(For the background, see here).
Interesting comment by Gideon Lichfield of Quartz on the significance of Jeremy Corbyn and Donald Trump:
All the two men really share, of course, is that they’ve gained a following by emerging as “authentic” voices in an era of manufactured politics. Aside from being political opposites, they’re also in quite different roles vis-a-vis their respective parties. Corbyn is a sincere and consistent dissident—a lot more like the US’s Bernie Sanders than like Trump, who is mainly a provocateur. And the notoriously thrifty Corbyn can fairly claim to represent a lost ideal of Labour values—while Trump, though perhaps a bit less rich than he claims, is about as far removed both from Republican working-class voters and from his party’s own core beliefs (paywall) as can be.
Superficial as the Trump-Corbyn parallel may be, however, it speaks to a broader commonality. Each man embodies a crisis, both in his party and in his country’s broader politics. Like all such crises, these schisms present opportunities. They’ll spur the parties to seek out fresh blood and ideas and rediscover what voters want. In other words, this is healthy. The main question is how much upset it takes for a party to truly grasp that it has lost its way. Judging by its responses to Trump, the Republican party hasn’t grasped it yet. Judging by Corbyn’s impact, Trump may yet win the nomination before it does.
My OpEd piece about Larry Lessig’s bid for the Democratic nomination:
Intellectually, he is always seeking ways to turn the adversary’s strengths against him. His first idea was to harness the Citizens United judgment to create a new “super PAC” (a type of political action committee) – Mayday.US – that would support politicians who campaigned against corporate interests. The PAC raised nearly $11m in 2014, but its plan of electing candidates friendly to campaign-finance reform turned out to be, at best, an honourable failure.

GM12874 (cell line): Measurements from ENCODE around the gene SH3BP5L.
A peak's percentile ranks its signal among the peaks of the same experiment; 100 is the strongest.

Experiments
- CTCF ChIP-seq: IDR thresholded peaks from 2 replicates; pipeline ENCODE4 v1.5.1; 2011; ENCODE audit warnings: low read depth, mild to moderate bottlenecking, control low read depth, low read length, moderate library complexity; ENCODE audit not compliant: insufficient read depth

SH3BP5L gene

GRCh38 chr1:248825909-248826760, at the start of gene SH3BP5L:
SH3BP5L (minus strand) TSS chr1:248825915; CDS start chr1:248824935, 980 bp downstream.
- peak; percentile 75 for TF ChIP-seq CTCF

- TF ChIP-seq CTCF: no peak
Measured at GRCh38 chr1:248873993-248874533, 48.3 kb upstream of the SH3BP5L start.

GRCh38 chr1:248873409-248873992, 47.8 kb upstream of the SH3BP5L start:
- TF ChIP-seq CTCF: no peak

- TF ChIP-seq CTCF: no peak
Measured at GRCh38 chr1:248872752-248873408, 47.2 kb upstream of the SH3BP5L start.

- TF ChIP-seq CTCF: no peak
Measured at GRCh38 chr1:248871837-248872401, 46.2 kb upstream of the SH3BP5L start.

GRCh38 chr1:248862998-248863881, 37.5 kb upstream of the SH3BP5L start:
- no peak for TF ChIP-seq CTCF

Last month, Lessig came up with a new idea: that he would seek the Democratic nomination for the 2016 presidential election if he could raise $1m by tomorrow. He added an original twist. If nominated, he would run on a single, overriding issue: getting a single bill – the Citizen Equality Act – through Congress. And if he were elected, once that was done, he would resign, enabling the vice president to become the next president.
Sounds daft? Sure. The probability of a Lessig presidency is lower than that of a Trump one. But it’s another neat hack. And as a way of raising the profile of the key issue in American politics, it has a touch of genius. We could use that kind of thinking over here. Run, Lessig, run.
UPDATE He passed the $1m mark.
Some of the photographs coming out of Turkey and Hungary at the moment are as striking as some of the pictures that emerged from the Vietnam war. My eye was caught by this NYT front page, for example.
Just look at the detail:
Not only is it ‘painterly’ in its texture, but it could be part of one of those allegorical paintings from the 1650s. Except that it’s much more moving. These are not creatures from a long-distant past, but our fellow-humans.
I never thought I’d have a friend who contemplated running for President of the United States, but that’s exactly what Larry Lessig is contemplating. And if his Kickstarter fund reaches a $1m in pledges by Labor Day (next Monday), he’ll do it. As ever with Larry, it’s based on an ingenious idea for hacking the dysfunctional political system that is crippling America. (He did the same thing with Creative Commons — i.e. to use the system [in this case copyright law] to give people a legal way of sharing creative work while retaining as many [or as few] rights as they wished.)
This (long) interview gives him the space to explain his Presidential idea.
Worth watching in full. But make some coffee first.
Footnote Just checked (Friday 19:25 UK time) and the pledges now stand at $854,712. He’s going to get there, goddammit.
“Now I don’t want anything. Even if you give me all the countries in the world, I don’t want them. What was precious is gone.”
Abdullah Kurdi, the Syrian Kurd whose wife and two young sons drowned as they tried to cross from Turkey to Greece in a rubber raft.